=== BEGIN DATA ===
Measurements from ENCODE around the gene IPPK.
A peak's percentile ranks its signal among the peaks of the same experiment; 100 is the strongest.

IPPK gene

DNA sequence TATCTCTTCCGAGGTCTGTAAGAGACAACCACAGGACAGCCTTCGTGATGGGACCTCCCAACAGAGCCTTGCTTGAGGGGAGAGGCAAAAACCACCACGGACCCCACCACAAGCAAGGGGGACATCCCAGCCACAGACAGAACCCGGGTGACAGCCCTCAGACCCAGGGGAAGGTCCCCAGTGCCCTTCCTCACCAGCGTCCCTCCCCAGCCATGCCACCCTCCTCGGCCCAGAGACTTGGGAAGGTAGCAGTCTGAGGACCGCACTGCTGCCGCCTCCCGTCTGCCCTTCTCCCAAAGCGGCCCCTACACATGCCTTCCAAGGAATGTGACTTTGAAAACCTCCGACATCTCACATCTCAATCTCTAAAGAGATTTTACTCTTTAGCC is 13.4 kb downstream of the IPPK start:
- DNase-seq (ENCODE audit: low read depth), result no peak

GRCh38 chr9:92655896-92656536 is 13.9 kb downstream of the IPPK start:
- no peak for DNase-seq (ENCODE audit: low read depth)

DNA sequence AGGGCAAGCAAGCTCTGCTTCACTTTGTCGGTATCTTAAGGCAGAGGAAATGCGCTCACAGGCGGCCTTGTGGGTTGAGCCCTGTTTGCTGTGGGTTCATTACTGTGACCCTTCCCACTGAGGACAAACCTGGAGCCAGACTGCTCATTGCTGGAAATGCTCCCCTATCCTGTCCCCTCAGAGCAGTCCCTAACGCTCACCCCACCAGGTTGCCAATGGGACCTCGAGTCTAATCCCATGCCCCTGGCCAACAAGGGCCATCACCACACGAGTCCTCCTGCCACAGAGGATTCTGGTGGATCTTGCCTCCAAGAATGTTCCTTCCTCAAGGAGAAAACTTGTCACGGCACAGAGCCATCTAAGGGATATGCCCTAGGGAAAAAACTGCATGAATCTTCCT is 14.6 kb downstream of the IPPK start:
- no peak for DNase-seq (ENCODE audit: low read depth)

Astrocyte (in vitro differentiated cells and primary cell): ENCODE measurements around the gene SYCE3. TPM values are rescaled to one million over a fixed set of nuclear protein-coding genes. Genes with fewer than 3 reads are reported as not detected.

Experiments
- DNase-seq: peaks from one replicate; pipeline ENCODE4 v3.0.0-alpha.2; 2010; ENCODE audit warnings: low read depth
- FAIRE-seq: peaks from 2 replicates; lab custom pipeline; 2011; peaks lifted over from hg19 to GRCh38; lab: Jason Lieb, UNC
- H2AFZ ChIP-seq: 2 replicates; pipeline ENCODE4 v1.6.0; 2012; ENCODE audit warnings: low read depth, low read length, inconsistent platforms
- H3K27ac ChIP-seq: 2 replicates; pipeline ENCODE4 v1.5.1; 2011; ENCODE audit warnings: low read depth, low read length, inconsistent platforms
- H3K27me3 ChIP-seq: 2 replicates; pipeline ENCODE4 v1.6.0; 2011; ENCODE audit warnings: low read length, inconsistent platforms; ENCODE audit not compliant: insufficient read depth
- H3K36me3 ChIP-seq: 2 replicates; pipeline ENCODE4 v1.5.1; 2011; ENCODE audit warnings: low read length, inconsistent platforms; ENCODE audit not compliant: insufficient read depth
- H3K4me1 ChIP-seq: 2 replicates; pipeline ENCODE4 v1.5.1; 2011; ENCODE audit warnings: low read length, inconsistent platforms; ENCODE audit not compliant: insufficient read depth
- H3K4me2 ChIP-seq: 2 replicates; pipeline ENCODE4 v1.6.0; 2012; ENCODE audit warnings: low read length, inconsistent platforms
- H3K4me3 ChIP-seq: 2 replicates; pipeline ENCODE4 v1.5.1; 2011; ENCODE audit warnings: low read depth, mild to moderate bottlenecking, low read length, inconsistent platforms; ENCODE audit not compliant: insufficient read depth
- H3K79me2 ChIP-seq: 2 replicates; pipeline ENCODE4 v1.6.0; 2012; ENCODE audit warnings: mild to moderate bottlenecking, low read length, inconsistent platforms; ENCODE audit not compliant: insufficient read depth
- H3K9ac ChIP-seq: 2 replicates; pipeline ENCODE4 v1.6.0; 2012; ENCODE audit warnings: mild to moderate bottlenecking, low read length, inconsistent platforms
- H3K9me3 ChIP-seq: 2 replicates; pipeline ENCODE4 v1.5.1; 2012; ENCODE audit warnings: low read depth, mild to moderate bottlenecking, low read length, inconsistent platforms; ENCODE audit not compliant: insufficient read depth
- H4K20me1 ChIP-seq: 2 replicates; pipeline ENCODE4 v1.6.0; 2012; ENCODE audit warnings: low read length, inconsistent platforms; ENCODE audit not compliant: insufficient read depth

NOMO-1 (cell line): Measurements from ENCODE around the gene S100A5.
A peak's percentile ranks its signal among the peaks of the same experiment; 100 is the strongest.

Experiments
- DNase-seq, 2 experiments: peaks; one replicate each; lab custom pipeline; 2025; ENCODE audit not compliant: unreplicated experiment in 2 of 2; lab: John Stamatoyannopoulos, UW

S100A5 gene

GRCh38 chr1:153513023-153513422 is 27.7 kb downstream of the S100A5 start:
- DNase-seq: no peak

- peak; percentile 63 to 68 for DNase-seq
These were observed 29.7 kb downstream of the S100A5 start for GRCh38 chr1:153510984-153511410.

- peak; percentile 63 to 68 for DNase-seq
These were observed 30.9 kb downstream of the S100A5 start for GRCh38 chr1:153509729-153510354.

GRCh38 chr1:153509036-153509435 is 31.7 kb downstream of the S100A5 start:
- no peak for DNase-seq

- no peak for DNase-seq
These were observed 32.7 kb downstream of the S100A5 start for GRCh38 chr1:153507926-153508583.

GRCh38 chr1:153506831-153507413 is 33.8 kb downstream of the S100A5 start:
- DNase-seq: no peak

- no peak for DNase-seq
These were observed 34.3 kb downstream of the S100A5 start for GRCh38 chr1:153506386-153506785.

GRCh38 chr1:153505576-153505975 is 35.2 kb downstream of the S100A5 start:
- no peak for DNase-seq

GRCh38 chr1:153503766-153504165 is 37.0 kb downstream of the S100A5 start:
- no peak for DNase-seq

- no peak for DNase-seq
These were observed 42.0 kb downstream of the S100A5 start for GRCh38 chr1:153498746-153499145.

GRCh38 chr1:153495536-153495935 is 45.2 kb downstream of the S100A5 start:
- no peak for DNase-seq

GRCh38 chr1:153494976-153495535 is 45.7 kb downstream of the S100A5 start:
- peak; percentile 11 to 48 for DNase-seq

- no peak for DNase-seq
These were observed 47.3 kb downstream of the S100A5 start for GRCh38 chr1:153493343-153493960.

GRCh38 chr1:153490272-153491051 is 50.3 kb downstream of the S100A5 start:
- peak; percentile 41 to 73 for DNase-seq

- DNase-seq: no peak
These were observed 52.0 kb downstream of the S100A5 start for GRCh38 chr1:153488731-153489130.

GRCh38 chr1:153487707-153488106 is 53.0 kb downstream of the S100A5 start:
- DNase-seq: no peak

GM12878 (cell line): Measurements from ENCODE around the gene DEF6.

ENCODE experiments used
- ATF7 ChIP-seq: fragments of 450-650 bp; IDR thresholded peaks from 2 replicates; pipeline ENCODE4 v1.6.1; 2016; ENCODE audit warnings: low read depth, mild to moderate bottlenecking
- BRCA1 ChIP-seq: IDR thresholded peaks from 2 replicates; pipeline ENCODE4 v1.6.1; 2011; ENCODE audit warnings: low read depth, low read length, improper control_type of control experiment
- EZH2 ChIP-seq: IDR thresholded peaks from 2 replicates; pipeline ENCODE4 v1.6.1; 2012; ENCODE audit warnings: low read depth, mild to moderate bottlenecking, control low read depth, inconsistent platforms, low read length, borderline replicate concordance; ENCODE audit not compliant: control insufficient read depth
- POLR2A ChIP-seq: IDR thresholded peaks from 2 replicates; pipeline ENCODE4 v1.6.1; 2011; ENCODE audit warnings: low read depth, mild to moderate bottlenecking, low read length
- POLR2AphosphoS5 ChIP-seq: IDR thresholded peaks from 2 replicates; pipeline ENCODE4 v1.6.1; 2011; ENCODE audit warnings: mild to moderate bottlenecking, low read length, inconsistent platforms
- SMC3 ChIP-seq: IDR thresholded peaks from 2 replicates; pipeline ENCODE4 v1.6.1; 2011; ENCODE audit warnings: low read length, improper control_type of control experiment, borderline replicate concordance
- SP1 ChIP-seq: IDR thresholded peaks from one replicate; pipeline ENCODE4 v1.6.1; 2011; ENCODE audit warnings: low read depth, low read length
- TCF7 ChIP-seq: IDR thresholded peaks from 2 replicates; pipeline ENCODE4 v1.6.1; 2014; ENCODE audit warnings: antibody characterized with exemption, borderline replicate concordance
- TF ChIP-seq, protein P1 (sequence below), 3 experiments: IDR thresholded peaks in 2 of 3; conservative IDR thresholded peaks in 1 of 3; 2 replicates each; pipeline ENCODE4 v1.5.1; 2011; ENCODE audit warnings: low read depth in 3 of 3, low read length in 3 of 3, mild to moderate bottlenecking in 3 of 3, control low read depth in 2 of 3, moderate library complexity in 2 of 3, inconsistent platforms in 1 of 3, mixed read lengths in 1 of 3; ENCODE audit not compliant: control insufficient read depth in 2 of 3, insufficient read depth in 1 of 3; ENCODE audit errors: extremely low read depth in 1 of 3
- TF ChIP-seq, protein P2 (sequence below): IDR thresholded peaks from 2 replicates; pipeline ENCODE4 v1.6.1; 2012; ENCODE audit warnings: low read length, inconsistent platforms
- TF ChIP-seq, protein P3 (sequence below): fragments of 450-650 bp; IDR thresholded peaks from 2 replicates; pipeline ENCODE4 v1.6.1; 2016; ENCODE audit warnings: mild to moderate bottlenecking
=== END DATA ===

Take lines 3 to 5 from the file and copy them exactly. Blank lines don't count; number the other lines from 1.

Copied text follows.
IPPK gene

DNA sequence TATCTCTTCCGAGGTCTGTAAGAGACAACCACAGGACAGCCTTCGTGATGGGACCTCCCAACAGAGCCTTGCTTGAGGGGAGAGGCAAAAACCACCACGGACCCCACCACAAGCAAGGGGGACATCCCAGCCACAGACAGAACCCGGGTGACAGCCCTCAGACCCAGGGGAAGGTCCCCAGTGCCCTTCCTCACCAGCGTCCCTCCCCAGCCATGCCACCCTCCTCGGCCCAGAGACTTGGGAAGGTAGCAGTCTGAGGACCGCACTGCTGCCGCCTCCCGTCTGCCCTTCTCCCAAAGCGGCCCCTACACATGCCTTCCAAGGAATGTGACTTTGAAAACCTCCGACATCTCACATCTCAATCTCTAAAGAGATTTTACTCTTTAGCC is 13.4 kb downstream of the IPPK start:
- DNase-seq (ENCODE audit: low read depth), result no peak